New Diabetes Guidelines Stress Lifestyle Changes: Endocrinology Association Task Force Emphasizes Individualized Treatment over a 'Cookbook Approach.'

Article excerpt

Diabetes management is becoming less "glucocentric" than it used to be, according to Dr. Helena W. Rodbard.

Dr. Rodbard is the chairperson of the task force that wrote the new clinical practice guidelines on the management of diabetes issued by the American Association of Clinical Endocrinologists. Instead of talking only about how to keep blood glucose at the ideal level, the new guidelines provide more emphasis on lifestyle--in terms of prevention of diabetes--as well as the importance of managing blood pressure and lipids, she said in an interview.

In addition, previous guidelines did not include much information on diabetes complications, particularly microvascular complications, and diabetes management in the hospital setting, both topics of separate sections of the new guidelines. There are also sections on nutrition, screening and diagnosis, glycemic management in type 1 and type 2 diabetes, diabetes and pregnancy, and patient safety in diabetes care.

The guidelines were published in a supplement to Endocrine Practice that was mailed to AACE members and journal subscribers in July (Endocr. Pract. 2007;13[Suppl 1]), and are a result of almost 3 years of work by the task force, which was made up of endocrinologists specializing in diabetes, Dr. Rodbard said. The final recommendations in the guidelines represent a consensus among the task force members, and were also approved by the AACE board of directors.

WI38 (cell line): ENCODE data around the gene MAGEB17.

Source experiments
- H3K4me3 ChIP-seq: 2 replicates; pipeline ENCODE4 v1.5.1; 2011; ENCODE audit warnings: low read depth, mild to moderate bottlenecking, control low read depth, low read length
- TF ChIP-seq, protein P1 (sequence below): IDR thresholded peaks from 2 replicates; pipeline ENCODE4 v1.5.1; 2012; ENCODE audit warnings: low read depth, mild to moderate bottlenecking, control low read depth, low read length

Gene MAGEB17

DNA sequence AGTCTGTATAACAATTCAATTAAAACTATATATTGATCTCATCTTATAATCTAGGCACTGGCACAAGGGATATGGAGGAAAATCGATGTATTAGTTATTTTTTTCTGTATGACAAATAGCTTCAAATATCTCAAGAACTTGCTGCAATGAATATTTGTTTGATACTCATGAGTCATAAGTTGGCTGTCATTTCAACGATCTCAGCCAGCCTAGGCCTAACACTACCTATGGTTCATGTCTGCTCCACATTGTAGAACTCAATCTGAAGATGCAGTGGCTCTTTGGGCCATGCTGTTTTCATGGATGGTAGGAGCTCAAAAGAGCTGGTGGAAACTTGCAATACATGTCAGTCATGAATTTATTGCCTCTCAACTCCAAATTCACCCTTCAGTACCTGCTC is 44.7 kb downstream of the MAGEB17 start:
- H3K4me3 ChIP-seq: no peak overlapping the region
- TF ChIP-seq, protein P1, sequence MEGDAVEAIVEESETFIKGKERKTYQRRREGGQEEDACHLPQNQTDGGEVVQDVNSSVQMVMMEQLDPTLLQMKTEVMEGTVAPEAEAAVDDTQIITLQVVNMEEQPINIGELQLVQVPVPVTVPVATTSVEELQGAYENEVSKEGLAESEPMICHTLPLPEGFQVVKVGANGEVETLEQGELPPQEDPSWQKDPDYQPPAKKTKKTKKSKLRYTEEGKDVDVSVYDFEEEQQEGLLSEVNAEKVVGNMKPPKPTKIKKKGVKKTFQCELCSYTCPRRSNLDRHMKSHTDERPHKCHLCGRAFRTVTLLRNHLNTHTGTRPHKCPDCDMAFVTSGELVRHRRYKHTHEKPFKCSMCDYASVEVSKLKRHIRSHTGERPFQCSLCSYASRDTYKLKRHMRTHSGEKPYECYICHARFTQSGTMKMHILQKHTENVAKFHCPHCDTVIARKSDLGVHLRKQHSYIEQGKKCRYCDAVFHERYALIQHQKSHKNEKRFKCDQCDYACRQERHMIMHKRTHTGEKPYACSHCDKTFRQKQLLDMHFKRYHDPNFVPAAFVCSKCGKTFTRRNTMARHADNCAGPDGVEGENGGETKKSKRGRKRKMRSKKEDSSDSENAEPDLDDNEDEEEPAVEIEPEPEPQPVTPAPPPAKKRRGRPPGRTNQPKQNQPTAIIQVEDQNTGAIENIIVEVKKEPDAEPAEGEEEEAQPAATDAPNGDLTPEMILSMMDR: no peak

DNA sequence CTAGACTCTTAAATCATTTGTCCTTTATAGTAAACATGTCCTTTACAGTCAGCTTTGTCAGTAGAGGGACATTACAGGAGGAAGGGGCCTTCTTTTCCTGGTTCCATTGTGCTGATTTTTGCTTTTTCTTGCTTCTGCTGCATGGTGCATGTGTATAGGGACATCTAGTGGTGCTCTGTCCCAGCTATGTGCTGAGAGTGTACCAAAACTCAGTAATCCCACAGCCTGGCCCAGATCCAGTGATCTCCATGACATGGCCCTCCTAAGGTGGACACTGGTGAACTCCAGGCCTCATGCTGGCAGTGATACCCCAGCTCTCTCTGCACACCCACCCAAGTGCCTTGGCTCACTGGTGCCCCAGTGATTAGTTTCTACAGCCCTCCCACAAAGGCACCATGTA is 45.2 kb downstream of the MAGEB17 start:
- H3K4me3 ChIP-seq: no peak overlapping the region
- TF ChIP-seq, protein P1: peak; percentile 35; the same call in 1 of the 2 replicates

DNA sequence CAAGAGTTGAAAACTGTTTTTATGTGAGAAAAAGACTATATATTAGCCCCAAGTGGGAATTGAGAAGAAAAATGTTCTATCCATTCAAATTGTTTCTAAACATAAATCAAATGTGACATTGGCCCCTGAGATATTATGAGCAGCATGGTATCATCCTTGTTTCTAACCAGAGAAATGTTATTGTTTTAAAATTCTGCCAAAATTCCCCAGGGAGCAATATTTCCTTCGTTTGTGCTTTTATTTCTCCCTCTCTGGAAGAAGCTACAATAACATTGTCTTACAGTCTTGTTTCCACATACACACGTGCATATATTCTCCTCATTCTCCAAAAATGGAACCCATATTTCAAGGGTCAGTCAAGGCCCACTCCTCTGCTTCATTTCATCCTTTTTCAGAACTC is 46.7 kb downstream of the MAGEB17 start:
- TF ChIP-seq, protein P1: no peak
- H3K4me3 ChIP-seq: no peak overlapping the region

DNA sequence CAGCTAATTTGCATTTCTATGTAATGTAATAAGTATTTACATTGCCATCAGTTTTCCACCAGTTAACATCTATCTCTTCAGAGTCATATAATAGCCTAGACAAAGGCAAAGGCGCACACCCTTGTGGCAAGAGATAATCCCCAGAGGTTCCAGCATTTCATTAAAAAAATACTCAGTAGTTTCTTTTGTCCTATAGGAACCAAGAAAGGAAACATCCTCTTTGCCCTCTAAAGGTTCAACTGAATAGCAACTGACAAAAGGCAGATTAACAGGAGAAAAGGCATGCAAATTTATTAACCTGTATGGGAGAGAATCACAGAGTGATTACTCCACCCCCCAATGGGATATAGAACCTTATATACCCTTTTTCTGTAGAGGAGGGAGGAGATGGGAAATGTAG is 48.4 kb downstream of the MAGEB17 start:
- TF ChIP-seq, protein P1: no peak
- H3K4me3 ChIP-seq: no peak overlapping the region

These guidelines are distinct from the "Road Maps for the Prevention and Treatment of Type 2 Diabetes" recently released by AACE. The road maps are not guidelines, but instead provide specific treatment algorithms and focus more on glycemic control.

The guidelines include a section on the medical management of diabetes, which contains reviews of the different drugs available, their indications for use, their advantages and disadvantages, and their expected impact on reducing in Hb[A.sub.1c] levels. The guidelines do not specifically recommend any one drug or class of drugs as a first-line treatment, but instead, they focus on the importance of individualizing treatment, Dr. Rodbard explained. "We don't have a cookbook approach because every patient is different, and we list the different medications, the indications for each drug, and which subset of patients can benefit from one versus the other medication."

That approach contrasts with the American Diabetes Association, which last year endorsed a consensus algorithm that recommended metformin along with lifestyle interventions for newly diagnosed type 2 diabetes. "That may be appropriate for many, perhaps most, patients with type 2 diabetes, but definitely not for everybody. …


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